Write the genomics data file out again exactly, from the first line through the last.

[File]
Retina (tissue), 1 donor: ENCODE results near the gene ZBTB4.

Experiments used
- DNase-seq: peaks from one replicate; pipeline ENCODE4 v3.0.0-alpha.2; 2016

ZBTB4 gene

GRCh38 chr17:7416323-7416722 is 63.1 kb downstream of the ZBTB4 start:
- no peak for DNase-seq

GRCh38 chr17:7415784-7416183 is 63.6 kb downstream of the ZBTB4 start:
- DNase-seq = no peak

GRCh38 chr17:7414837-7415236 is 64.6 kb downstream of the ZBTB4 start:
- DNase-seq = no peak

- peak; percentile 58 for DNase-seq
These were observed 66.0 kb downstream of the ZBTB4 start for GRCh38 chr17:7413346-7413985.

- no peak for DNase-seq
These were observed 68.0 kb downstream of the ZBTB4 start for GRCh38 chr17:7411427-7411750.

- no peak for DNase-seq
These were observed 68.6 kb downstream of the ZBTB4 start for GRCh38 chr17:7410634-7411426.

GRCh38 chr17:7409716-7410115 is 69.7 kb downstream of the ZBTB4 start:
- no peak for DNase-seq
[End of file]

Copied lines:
Retina (tissue), 1 donor: ENCODE results near the gene ZBTB4.

Experiments used
- DNase-seq: peaks from one replicate; pipeline ENCODE4 v3.0.0-alpha.2; 2016

ZBTB4 gene

GRCh38 chr17:7416323-7416722 is 63.1 kb downstream of the ZBTB4 start:
- no peak for DNase-seq

GRCh38 chr17:7415784-7416183 is 63.6 kb downstream of the ZBTB4 start:
- DNase-seq = no peak

GRCh38 chr17:7414837-7415236 is 64.6 kb downstream of the ZBTB4 start:
- DNase-seq = no peak

- peak; percentile 58 for DNase-seq
These were observed 66.0 kb downstream of the ZBTB4 start for GRCh38 chr17:7413346-7413985.

- no peak for DNase-seq
These were observed 68.0 kb downstream of the ZBTB4 start for GRCh38 chr17:7411427-7411750.

- no peak for DNase-seq
These were observed 68.6 kb downstream of the ZBTB4 start for GRCh38 chr17:7410634-7411426.

GRCh38 chr17:7409716-7410115 is 69.7 kb downstream of the ZBTB4 start:
- no peak for DNase-seq